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The disturbing and intractable Old Testament account of King Saul (credited in the program as “Old Man,” Amir Khalighi), undone by his neurotic insecurity toward his surrogate son David (here “Young Man,” Willy Romano-Pugh), certainly presents the most pertinently relevant psychological portrait in the Bible, with Saul as perhaps the first recognizably modern tragic antihero in literature. David is the best friend and plausibly the lover of his own heir Jonathan (Abel Horowitz). Writer Robert Riemer, who haspenned more than a half-dozen texts for the ZJU company in North Hollywood (most recently, the magical The Fainting Couch), has concocted a highly allusive torrent of rhetorical excess for the aggrieved and deposed Saul to rail against the injustices done him as much by the cultural dislocation of the time (very much our own), as by the perceived malice of the ambitious, cruel and dazzlingly talented David, a perfect vehicle for the tortured theatrical imagination of director and company guru Zombie Joe, whose hallucinatory fever dreams find as much camp drollery and expurgation of anxiety in their trangressive shocks as anguished angst.
The narrow oblong, blacked-out box of the company’s home thrusts the audience just as deeply in the face of the players as they assert themselves in their own attack on any decorous delicacy of the spectators’ sensibilities. Zombie Joe wrings relentless variations on tableaux groupings of groping bodies, without the least hint of a diorama’s emotional remove. Over his decades of prolific production, Zombie Joe has refined his narrow, particular vision into a clash of primal obsessions. Here, Saul becomes the ultimate obsolete father, a tormented remnant of masculinity and warrior virtue beleaguered by an omnisexual, opportunistic and ironically self-absorbed new social order, made up and costumed like tattered refugees from Diaghilev’s Ballets Russes, writhing like fugitive members of the Living Theatre and posturing like Warholian bit players. David’s Bathsheba (Cameron Munson)(who in the Biblical account only appears long after Saul’s death), is played by a male actor in desultory drag. The Oscar Wilde of Salome would certainly find the company congenial.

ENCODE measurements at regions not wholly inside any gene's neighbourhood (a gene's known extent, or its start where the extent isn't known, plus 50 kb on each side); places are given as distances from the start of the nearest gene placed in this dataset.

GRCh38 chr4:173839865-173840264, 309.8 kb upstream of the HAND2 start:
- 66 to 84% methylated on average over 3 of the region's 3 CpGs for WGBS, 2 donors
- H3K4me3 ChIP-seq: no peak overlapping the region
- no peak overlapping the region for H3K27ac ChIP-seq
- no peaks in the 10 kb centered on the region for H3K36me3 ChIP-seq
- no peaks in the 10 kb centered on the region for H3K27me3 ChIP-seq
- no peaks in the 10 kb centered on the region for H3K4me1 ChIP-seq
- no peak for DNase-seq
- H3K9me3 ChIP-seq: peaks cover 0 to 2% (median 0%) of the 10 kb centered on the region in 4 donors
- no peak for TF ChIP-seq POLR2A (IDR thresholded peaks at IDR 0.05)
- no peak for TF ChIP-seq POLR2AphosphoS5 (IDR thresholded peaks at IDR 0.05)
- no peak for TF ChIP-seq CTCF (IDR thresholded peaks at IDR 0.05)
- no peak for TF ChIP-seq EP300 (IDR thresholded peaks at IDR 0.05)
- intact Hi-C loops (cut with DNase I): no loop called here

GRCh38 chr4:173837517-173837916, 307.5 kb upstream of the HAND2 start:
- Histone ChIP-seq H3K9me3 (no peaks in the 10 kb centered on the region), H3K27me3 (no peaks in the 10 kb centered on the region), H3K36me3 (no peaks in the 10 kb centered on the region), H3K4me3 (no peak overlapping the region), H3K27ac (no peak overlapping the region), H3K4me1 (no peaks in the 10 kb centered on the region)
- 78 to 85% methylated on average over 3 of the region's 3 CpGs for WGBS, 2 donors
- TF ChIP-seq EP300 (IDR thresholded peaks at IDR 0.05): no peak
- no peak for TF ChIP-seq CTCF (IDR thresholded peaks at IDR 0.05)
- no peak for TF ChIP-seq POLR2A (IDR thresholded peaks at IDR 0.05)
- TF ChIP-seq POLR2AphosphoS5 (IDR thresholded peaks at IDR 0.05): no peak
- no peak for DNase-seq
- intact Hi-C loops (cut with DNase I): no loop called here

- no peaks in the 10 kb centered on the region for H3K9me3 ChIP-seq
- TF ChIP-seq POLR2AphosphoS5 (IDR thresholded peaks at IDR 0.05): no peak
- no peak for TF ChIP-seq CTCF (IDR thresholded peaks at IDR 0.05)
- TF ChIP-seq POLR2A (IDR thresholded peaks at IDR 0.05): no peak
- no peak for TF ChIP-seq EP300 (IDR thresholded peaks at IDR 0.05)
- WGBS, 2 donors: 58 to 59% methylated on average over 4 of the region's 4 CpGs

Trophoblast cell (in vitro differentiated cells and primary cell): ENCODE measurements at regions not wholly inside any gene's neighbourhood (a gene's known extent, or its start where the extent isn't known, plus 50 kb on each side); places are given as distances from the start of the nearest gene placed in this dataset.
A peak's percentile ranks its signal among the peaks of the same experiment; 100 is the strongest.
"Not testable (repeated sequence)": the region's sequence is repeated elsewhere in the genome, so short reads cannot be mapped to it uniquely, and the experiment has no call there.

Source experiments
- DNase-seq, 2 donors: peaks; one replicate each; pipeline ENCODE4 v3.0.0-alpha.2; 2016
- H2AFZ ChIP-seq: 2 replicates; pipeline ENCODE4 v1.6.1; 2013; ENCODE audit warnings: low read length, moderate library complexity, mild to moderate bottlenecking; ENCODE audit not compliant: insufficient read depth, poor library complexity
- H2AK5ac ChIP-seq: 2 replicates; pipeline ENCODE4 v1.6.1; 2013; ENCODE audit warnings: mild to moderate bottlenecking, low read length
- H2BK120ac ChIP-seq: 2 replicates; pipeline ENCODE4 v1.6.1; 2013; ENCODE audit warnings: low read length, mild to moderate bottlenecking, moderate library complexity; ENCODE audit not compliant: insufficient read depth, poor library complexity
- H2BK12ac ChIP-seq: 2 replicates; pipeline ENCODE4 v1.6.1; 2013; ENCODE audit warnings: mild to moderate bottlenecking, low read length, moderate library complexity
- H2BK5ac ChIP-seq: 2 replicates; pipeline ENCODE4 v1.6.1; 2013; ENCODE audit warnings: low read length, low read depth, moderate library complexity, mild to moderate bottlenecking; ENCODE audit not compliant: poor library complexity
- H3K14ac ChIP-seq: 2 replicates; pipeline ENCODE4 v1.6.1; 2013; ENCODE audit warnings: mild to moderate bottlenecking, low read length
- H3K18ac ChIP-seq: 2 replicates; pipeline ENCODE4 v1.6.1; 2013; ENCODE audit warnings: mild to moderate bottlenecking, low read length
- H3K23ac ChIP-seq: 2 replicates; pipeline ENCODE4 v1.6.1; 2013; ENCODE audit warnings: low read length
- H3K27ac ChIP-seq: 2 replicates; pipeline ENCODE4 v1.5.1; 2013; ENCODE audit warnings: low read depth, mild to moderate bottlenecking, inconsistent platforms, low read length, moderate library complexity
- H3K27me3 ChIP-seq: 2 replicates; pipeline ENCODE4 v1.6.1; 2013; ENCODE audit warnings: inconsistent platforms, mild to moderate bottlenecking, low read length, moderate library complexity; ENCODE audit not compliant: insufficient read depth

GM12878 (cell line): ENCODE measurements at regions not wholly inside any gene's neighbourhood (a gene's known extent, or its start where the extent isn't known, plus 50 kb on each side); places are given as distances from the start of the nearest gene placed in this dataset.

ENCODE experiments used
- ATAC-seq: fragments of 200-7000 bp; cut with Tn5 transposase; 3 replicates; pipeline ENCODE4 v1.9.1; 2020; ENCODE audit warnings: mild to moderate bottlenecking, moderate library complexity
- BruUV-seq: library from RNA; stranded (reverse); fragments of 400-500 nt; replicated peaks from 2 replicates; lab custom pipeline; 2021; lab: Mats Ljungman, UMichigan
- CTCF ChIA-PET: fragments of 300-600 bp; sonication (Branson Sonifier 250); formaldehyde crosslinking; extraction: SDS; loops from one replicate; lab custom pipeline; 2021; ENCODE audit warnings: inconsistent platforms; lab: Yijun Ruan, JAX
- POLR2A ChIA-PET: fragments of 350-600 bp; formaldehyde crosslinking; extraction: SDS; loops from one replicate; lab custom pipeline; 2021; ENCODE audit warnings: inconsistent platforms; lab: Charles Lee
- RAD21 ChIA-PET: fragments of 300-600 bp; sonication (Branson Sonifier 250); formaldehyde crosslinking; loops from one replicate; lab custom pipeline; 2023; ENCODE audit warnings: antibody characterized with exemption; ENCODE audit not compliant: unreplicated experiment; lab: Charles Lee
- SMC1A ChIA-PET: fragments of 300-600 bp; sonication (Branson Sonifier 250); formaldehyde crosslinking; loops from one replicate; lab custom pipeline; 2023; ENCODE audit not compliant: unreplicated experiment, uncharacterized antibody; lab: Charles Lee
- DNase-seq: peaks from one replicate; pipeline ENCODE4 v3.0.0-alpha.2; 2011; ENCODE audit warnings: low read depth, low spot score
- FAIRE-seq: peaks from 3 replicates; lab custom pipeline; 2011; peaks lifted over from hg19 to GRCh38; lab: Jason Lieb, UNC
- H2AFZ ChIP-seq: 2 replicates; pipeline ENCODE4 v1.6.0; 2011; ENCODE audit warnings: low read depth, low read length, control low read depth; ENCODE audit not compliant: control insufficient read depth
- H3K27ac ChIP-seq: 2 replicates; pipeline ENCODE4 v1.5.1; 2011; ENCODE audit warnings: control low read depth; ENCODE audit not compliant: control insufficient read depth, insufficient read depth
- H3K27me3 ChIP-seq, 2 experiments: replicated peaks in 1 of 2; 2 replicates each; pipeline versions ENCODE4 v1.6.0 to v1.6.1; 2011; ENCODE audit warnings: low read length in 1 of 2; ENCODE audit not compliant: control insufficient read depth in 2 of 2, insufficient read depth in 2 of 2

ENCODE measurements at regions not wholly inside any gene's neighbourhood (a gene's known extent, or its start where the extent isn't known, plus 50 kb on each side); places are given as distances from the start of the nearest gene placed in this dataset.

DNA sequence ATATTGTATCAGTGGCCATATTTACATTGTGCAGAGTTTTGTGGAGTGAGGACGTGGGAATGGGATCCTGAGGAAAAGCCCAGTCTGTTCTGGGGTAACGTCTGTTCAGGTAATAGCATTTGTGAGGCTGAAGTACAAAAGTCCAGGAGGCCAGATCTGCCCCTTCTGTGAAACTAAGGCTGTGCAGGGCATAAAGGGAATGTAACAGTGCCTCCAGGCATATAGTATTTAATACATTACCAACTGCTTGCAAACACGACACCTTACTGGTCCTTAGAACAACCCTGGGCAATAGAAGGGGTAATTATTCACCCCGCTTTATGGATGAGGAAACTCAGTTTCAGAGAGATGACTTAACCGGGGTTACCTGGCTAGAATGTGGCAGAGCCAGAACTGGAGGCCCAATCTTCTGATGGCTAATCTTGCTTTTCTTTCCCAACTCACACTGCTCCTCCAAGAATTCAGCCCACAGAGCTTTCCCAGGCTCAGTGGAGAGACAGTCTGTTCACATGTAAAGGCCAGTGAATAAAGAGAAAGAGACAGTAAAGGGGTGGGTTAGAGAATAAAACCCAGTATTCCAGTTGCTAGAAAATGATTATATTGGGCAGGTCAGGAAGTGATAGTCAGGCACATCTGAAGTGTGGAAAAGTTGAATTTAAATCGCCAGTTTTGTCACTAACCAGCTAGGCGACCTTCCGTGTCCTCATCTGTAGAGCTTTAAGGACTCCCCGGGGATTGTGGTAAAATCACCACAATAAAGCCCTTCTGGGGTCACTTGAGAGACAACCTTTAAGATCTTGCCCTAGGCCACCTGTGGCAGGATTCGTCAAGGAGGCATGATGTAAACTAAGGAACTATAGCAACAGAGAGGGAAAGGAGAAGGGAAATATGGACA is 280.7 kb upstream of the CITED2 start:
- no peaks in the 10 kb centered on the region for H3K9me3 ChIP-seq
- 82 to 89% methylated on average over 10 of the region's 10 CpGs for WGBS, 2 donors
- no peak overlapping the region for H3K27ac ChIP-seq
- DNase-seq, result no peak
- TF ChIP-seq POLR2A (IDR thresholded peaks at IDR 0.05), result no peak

None of these twisted curlicues would transcend their bald outlandishness were it not for the profound gravitas Khalighi. He brings to his raging Lear-like Saul a true yet failed king whose indomitable vigor has been usurped by the incapacity of his classically virile values to cope with the threatening chaos of the obliterating mores of his succession. Romano-Pugh’s David must embody both shallow callowness and ruthlessly dominant authority, and he can only accomplish this task through his ambiguous, flaunting provocations of his mentor and former sovereign. Their dueling egoisms have an epochal dimension of grandeur deliberately undermined by the production’s mocking frivolity.
Riemer and Zombie invest the Oedipal conflicts inherent in the story with brash oppositions of gender expression, not arguing sides but instead luxuriating in the sensory contradictions of tone, style and sexual identity, all brandished with intensely exaggerated physical gestures calculated to conjure and thus exorcise the inner demons. Whore’s Bath may not be intended to be perceived as a well-made narrative drama (more of hysteric oratorio), but it is nevertheless a nonpareil theatrical experience.
Venue: Zombie Joe’s Underground Theatre Group, North Hollywood (through August 10)
Cast: Amir Khalighi, Willy Romano-Pugh, Abel Horowitz, Cameron Munson, Denise Devin, Caitlin Carleton, Monique Fronti, Helene Udy, Kevin Van Cott, Steve Alloway, Kirby Anderson
Director & Producer: Zombie Joe
Writer: Robert Riemer
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